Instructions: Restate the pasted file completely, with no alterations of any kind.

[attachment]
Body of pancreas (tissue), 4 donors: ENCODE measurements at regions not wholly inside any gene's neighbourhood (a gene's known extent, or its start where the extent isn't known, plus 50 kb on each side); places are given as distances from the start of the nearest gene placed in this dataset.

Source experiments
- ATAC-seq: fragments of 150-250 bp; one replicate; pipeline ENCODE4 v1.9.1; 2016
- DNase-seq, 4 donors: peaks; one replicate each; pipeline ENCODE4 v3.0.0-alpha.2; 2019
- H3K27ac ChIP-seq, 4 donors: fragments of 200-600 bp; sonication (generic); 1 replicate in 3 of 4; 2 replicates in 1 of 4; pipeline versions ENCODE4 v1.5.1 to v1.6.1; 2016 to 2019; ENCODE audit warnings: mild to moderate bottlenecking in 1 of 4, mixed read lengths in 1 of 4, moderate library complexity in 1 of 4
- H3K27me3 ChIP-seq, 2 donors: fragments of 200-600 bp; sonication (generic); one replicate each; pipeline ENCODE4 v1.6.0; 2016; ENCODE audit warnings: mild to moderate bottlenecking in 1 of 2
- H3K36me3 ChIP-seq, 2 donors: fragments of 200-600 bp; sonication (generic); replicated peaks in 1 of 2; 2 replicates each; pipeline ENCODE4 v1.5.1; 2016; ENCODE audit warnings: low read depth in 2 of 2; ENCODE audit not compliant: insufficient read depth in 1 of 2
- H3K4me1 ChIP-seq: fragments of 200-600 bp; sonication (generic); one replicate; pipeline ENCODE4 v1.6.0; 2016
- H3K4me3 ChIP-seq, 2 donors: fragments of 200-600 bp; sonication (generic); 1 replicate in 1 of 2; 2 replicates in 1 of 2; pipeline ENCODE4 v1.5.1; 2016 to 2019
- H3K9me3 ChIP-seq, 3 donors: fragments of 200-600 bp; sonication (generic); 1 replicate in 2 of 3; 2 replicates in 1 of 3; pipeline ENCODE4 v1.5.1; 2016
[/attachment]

Body of pancreas (tissue), 4 donors: ENCODE measurements at regions not wholly inside any gene's neighbourhood (a gene's known extent, or its start where the extent isn't known, plus 50 kb on each side); places are given as distances from the start of the nearest gene placed in this dataset.

Source experiments
- ATAC-seq: fragments of 150-250 bp; one replicate; pipeline ENCODE4 v1.9.1; 2016
- DNase-seq, 4 donors: peaks; one replicate each; pipeline ENCODE4 v3.0.0-alpha.2; 2019
- H3K27ac ChIP-seq, 4 donors: fragments of 200-600 bp; sonication (generic); 1 replicate in 3 of 4; 2 replicates in 1 of 4; pipeline versions ENCODE4 v1.5.1 to v1.6.1; 2016 to 2019; ENCODE audit warnings: mild to moderate bottlenecking in 1 of 4, mixed read lengths in 1 of 4, moderate library complexity in 1 of 4
- H3K27me3 ChIP-seq, 2 donors: fragments of 200-600 bp; sonication (generic); one replicate each; pipeline ENCODE4 v1.6.0; 2016; ENCODE audit warnings: mild to moderate bottlenecking in 1 of 2
- H3K36me3 ChIP-seq, 2 donors: fragments of 200-600 bp; sonication (generic); replicated peaks in 1 of 2; 2 replicates each; pipeline ENCODE4 v1.5.1; 2016; ENCODE audit warnings: low read depth in 2 of 2; ENCODE audit not compliant: insufficient read depth in 1 of 2
- H3K4me1 ChIP-seq: fragments of 200-600 bp; sonication (generic); one replicate; pipeline ENCODE4 v1.6.0; 2016
- H3K4me3 ChIP-seq, 2 donors: fragments of 200-600 bp; sonication (generic); 1 replicate in 1 of 2; 2 replicates in 1 of 2; pipeline ENCODE4 v1.5.1; 2016 to 2019
- H3K9me3 ChIP-seq, 3 donors: fragments of 200-600 bp; sonication (generic); 1 replicate in 2 of 3; 2 replicates in 1 of 3; pipeline ENCODE4 v1.5.1; 2016